DateTime API is introduced in Java 8 to solve the issues with current java.util package Date and Timestamp API problems.
DateTime API in Java 8
Why do we need it?
- Existing DateTime api doesn’t provide much support in case of manipulation and conversion of DateTime. With current api, its very difficult to handle time zone issues like converting the time from one time zone to other keeping day light savings in mind.
- Existing java.util.Date is not thread-safe and doesn’t support concurrency, this makes developers to keep extra effort of understanding concurrency issues and handling them explicitly in their project. So we need something that is immutable for thread-safe environment
- Existing api doesn’t follow standard api design like:
- Year starts from 1900
- Month starts from 1
- Days start from 0
- So following JSR 310 standards, Oracle with collaboration of Joda-Time developed standard API for DateTime under java.time package.
- A separate set of classes were added to support the behavior of local time as well as other set for Zoned time, to support particular zone related use cases.
- java.time.LocalDate and java.time.LocalTime are for defining local times. There is also java.time.LocalDateTime which is combination of LocalDate and Localtime.
- Java.time.ZonedDateTime for having time specific to TimeZone
DateTime api Usage:
- Creation of objects for any of above set of classes follows Factory Design pattern such that when we pass the parameters as per syntax, appropriate object will be returned with the values embedded in it. Object is created by calling the static method of of those respective classes as shown below:
LocalDate date = LocalDate.of(2016, 01, 01); LocalDate date2 = LocalDate.of(2016, Month.FEBRUARY, 21); LocalTime time = LocalTime.of(10,11,7,10);
Local Specific Date/Time:
java.time.LocalDate and java.time.LocalTime are for defining local times. There is also java.time.LocalDateTime which is combination of LocalDate and Localtime.
LocalDate date = LocalDate.of(2016, Month.FEBRUARY, 21); System.out.println("Date:" +date.toString()); LocalTime time = LocalTime.of(10,11,7,10); System.out.println(time.toString()); time = LocalTime.parse("10:15:30+03:00", DateTimeFormatter.ISO_OFFSET_TIME); System.out.println("Time" +time.toString()); LocalDateTime dt = LocalDateTime.now(); System.out.println("Current Date/Time: "+dt.toString()); System.out.println("Accessing the data from the Local Time Object"); LocalDate theDate = dt.toLocalDate(); System.out.println("Retrieved Dat2: "+ theDate); Month month = dt.getMonth(); System.out.println("Retrieved Month: " + month); LocalDateTime dt1 = dt.withDayOfMonth(10).withYear(2010); System.out.println("dt1: " + dt1); LocalDateTime dt2 = dt.plusWeeks(3).plus(3, ChronoUnit.WEEKS); System.out.println("dt2: " + dt2);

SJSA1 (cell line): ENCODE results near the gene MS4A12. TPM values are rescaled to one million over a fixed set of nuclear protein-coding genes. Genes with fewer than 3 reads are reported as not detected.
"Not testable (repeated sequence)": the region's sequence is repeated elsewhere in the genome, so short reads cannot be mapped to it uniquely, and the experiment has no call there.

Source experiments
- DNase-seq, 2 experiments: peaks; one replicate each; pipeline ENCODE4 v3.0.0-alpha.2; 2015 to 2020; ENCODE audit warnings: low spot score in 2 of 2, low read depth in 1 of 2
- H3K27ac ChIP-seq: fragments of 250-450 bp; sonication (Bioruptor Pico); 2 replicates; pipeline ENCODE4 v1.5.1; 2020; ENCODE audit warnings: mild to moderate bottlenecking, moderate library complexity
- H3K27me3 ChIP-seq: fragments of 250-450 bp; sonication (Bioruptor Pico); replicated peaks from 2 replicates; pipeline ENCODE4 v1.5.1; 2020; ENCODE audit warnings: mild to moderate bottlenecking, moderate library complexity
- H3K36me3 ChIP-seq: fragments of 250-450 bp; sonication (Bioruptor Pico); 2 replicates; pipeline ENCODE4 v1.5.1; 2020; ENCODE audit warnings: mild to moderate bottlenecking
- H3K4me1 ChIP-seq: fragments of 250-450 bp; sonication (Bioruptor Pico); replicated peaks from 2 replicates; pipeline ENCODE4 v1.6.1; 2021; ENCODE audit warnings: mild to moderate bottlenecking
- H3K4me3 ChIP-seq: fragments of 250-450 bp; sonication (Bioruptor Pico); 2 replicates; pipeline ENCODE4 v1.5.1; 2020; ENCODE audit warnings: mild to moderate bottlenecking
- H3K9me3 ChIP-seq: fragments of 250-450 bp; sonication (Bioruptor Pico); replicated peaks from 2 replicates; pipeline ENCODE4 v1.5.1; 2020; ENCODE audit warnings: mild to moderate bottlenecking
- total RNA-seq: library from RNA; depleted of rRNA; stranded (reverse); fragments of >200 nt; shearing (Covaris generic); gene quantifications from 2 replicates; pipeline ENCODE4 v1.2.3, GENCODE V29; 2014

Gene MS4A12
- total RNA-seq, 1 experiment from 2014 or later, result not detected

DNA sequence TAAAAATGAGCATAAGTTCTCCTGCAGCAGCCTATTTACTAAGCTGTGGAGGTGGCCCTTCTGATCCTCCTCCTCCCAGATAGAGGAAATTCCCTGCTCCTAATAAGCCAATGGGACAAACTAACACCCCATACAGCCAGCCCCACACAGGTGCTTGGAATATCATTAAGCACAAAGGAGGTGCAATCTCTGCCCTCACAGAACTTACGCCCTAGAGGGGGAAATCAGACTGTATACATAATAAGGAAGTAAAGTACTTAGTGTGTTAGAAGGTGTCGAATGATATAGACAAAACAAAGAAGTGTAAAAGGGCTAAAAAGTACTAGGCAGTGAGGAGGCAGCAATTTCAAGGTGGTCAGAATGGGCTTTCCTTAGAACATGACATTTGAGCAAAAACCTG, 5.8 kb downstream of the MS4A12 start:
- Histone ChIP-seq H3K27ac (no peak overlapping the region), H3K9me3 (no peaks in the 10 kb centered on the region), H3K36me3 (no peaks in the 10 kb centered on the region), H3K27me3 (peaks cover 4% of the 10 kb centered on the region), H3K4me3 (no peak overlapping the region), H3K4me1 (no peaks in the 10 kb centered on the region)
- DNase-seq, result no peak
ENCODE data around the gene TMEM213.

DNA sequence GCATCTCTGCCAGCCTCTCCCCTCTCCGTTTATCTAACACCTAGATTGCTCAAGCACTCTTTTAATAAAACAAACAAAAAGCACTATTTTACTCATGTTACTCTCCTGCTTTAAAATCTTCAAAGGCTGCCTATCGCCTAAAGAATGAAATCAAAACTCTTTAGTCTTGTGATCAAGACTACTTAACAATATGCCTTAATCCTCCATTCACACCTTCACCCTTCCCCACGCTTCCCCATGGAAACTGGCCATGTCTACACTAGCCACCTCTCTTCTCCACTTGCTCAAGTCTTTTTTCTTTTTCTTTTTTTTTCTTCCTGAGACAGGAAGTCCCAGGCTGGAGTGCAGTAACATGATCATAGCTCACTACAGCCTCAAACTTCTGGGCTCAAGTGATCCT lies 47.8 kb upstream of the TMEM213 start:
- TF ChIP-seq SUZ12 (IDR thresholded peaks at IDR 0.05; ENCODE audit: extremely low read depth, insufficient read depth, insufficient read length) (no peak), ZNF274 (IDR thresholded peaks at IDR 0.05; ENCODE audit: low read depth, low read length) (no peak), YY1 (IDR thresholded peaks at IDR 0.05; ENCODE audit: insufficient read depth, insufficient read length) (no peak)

Current Date/Time: 2016-09-06T20:52:45.914
Accessing the data from the Local Time Object
Retrieved Dat2: 2016-09-06
Retrieved Month: SEPTEMBER
Zone Specific Date/Time:
ZonedDateTime provides api to create date time instances based on time zone without depending on local time(where the jvm is running).
ZonedDateTime date1 = ZonedDateTime.now(); System.out.println("Current Time in Asia/Calcutta: " + date1); ZoneId id = ZoneId.of("Europe/Paris"); ZonedDateTime date2 = date1.withZoneSameInstant(id); System.out.println("Current Time in Europe/Paris: " + date2);
Current Time in Asia/Calcutta: 2016-09-06T20:46:26.708+05:30[Asia/Calcutta]
Current Time in Europe/Paris: 2016-09-06T17:16:26.708+02:00[Europe/Paris]
Duration and Period:
Duration is used to represent a scale of time using hours, seconds and minutes as below:
Duration duration = Duration.ofHours(1); long seconds = duration.getSeconds(); //Below statement will print 3600 System.out.println("In Seconds:" +seconds);
Period is also analogous to Duration, but we can represent in years, days and months in Period as below:
LocalDate today = LocalDate.now(); LocalDate examinationDate = LocalDate.of(2017, Month.JANUARY, 1); Period p = Period.between(today, examinationDate); long p2 = ChronoUnit.DAYS.between(today, examinationDate); System.out.println("You have " + p.getYears() + " years, " + p.getMonths() +" months, and " + p.getDays() +" days for exams to start. (" + p2 + " days total)");
You have 0 years, 3 months, and 26 days for exams to start. (117 days total)
There are some zones that fall under non-ISO calendaring systems. For those kind of system, Java introduced the concept of chronology. All supporting classes are places under java.time.chrono package.
We can create our own calendar system by extending AbstractChronology class.
Happy Learning 🙂